Marie defines customer service as getting the customer what they want.  “If I do my job in getting them what they want, that’s all that matters. I hate when they whine that I was rude to them or short on the phone.  They got what they wanted, didn’t they?”

Peter, Paul, and Marie all have different definitions of customer service. They are all right…and they are all wrong.

Great customer service has a cordiality peace – a friendliness aspect.  Having that warm and positive engagement with another human being should always be a part of great customer service.

Delivering exceptional customer service also has a component of speed.  Being respectful of people’s time and responsive to their needs is a part of the process of serving a customer effectively.

And great customer service, in the end, should be about giving the customer what they need – it should be about striving to achieve outcomes as much as possible.

So, Peter, Paul, and Marie were all correct – what each emphasizes is part of the definition of customer service.  But they’re also wrong – each person has a limited view of what it means to deliver great customer service, and each individual’s version of great customer service will lead to a positive experience for only a subset of their customers.

For organizations to deliver great customer service, they need to create and instill a common vision among all staff of the desired customer experience.  Organizations need to make sure that definition is broad enough to address the attitude, the process, and striving for the desired outcome, as well.

Create a Common Definition of Customer Service.

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Hard work never killed anybody, but why take a chance? – 9/8/20

Posted on in Customer Service Tip of the Week Please leave a comment

This is a quote by Edgar Bergen.  He’s one of the most famous ventriloquists of all time, but I guess he wasn’t necessarily one of the hardest workers of all time.  By sharing this quote, I am not supporting the idea that we shouldn’t work hard…or am I?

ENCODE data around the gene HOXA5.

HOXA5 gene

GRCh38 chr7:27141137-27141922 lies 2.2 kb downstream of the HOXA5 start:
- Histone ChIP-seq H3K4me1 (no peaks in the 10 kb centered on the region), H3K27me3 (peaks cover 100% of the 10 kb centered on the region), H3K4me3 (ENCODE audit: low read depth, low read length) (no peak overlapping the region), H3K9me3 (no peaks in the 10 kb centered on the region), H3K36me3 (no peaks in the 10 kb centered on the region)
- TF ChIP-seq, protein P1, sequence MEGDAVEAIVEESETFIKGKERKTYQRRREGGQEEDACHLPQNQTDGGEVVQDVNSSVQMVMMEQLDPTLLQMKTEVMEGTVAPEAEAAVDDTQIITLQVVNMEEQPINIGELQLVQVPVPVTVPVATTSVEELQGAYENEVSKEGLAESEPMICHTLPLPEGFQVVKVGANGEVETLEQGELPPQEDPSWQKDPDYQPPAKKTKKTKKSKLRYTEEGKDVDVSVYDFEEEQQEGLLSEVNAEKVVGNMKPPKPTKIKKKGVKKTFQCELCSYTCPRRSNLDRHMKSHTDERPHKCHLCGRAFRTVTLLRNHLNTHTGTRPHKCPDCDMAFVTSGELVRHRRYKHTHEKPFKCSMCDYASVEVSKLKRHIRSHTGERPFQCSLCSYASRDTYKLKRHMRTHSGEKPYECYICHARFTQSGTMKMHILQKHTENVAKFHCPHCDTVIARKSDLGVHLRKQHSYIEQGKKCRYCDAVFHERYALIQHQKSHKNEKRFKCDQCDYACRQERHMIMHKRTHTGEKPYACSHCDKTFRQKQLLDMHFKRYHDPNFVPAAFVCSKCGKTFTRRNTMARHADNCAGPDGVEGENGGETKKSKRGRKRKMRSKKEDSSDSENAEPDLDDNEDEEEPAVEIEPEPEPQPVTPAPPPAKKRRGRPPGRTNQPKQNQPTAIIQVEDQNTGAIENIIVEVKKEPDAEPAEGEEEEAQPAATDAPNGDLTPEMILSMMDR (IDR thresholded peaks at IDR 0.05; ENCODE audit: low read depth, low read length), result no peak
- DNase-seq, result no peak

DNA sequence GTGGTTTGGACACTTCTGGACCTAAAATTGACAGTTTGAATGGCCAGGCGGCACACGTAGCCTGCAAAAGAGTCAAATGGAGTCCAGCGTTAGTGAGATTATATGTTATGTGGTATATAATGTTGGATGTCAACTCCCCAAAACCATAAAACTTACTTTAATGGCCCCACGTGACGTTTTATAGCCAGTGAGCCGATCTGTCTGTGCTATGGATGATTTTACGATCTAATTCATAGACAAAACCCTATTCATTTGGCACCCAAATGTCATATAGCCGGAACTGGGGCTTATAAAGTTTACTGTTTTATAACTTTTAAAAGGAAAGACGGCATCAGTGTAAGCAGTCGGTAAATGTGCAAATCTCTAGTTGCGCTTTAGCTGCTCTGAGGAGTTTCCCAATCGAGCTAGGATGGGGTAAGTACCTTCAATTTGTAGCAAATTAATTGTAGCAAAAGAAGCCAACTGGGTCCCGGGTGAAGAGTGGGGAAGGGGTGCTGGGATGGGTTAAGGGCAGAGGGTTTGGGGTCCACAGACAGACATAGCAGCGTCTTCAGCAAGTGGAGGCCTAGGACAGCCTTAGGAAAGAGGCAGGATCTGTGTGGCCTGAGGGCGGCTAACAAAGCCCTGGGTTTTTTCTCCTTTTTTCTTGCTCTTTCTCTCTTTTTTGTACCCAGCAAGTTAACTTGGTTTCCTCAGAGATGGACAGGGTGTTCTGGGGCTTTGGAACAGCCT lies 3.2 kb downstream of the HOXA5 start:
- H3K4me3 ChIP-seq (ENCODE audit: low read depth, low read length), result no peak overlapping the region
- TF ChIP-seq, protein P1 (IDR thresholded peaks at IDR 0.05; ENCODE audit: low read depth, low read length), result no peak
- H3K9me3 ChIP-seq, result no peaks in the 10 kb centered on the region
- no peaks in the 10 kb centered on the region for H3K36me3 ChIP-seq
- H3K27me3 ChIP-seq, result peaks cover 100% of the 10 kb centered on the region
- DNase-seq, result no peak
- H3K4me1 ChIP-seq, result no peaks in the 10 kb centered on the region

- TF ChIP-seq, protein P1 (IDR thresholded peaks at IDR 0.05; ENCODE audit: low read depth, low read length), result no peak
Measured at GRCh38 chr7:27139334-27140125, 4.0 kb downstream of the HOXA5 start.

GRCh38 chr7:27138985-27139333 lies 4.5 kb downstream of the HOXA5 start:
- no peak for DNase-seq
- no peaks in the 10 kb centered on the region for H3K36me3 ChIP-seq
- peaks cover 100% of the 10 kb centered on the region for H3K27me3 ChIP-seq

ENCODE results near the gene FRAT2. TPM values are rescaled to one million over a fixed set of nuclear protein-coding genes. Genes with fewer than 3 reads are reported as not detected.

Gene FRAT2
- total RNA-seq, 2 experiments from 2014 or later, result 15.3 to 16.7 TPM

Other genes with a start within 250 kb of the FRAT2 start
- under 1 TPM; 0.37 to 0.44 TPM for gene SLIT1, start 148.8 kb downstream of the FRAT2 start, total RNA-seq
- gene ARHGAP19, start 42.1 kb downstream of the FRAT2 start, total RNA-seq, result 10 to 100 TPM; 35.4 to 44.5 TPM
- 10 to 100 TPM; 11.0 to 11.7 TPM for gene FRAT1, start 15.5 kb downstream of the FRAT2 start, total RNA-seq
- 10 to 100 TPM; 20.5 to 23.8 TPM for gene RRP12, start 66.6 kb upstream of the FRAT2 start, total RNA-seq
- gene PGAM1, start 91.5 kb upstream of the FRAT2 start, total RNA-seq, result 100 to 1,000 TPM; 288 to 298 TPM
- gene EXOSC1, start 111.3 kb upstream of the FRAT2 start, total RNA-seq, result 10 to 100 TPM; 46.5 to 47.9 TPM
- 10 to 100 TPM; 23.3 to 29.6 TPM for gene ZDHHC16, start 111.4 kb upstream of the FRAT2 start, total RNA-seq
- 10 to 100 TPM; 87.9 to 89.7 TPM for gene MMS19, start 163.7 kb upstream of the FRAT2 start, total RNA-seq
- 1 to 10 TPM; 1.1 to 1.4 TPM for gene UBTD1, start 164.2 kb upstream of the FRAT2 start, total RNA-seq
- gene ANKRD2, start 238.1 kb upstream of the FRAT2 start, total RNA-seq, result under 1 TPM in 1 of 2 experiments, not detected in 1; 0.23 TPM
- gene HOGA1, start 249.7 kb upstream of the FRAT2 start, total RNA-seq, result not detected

We only have so many work hours in the day – hopefully we have some time for our personal lives and for sleep. But the work is still there to be done.  The question is, how do we find ways to work less hard?

I’m not suggesting we find ways to be less productive or less quality-oriented or less customer-service oriented.  I’m just posing the question:  How can we find ways to work a little bit smarter and a little less hard?

Ask yourself a few questions:

  • When do I write things on paper that I have to keep track of and manage (or rekey into a computer) which I could instead log directly into the computer and save?
  • When do I touch a document or a project or spreadsheet or report or an e-mail 3-4 times, when I could touch it once?
  • When do I copy 5 or 10 or 20 people on an e-mail who all now have to read that e-mail, when I could copy 1 or 2? Similarly, when do I get copied unnecessarily when I could reach out to those senders and let them know they don’t need to copy me under certain circumstances?
  • Could I do a better job of planning my day today – and working my plan today – so I don’t have to constantly think today about what I need to be doing tomorrow?
  • Is there a report or document that I produce once a week that I could stop producing and no one would ever notice or ever care?
  • If I slept an extra 10 minutes or drank an extra cup of water or ate 1 less candy bar (Milky Way is my preference), would I be able to work a little shorter day and have the energy to get a little bit more done?

 

These are some simple questions, and if we can come up with answers to a few of them and implement solutions, maybe we would find ourselves working a little less hard and yet being a little bit more productive, more focused, more energetic, and producing a little higher quality work.